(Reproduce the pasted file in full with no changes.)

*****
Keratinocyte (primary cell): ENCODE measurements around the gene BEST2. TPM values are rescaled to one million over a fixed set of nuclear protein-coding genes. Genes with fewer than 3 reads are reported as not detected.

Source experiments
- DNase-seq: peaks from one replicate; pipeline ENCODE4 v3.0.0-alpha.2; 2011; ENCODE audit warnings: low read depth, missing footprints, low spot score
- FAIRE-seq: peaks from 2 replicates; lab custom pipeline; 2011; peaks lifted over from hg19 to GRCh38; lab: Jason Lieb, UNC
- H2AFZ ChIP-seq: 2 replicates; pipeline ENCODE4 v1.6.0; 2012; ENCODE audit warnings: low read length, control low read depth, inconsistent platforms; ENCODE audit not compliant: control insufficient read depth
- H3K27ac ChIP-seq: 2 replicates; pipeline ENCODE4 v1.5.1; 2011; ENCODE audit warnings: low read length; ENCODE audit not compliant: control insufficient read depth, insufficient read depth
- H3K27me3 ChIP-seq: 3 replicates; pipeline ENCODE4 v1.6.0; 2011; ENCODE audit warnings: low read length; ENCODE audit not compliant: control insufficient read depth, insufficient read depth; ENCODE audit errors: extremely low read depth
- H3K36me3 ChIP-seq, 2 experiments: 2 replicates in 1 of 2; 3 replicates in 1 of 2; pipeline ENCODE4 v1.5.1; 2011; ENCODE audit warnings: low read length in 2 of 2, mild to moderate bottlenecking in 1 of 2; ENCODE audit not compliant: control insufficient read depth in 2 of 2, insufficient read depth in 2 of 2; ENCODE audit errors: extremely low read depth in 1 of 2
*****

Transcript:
Keratinocyte (primary cell): ENCODE measurements around the gene BEST2. TPM values are rescaled to one million over a fixed set of nuclear protein-coding genes. Genes with fewer than 3 reads are reported as not detected.

Source experiments
- DNase-seq: peaks from one replicate; pipeline ENCODE4 v3.0.0-alpha.2; 2011; ENCODE audit warnings: low read depth, missing footprints, low spot score
- FAIRE-seq: peaks from 2 replicates; lab custom pipeline; 2011; peaks lifted over from hg19 to GRCh38; lab: Jason Lieb, UNC
- H2AFZ ChIP-seq: 2 replicates; pipeline ENCODE4 v1.6.0; 2012; ENCODE audit warnings: low read length, control low read depth, inconsistent platforms; ENCODE audit not compliant: control insufficient read depth
- H3K27ac ChIP-seq: 2 replicates; pipeline ENCODE4 v1.5.1; 2011; ENCODE audit warnings: low read length; ENCODE audit not compliant: control insufficient read depth, insufficient read depth
- H3K27me3 ChIP-seq: 3 replicates; pipeline ENCODE4 v1.6.0; 2011; ENCODE audit warnings: low read length; ENCODE audit not compliant: control insufficient read depth, insufficient read depth; ENCODE audit errors: extremely low read depth
- H3K36me3 ChIP-seq, 2 experiments: 2 replicates in 1 of 2; 3 replicates in 1 of 2; pipeline ENCODE4 v1.5.1; 2011; ENCODE audit warnings: low read length in 2 of 2, mild to moderate bottlenecking in 1 of 2; ENCODE audit not compliant: control insufficient read depth in 2 of 2, insufficient read depth in 2 of 2; ENCODE audit errors: extremely low read depth in 1 of 2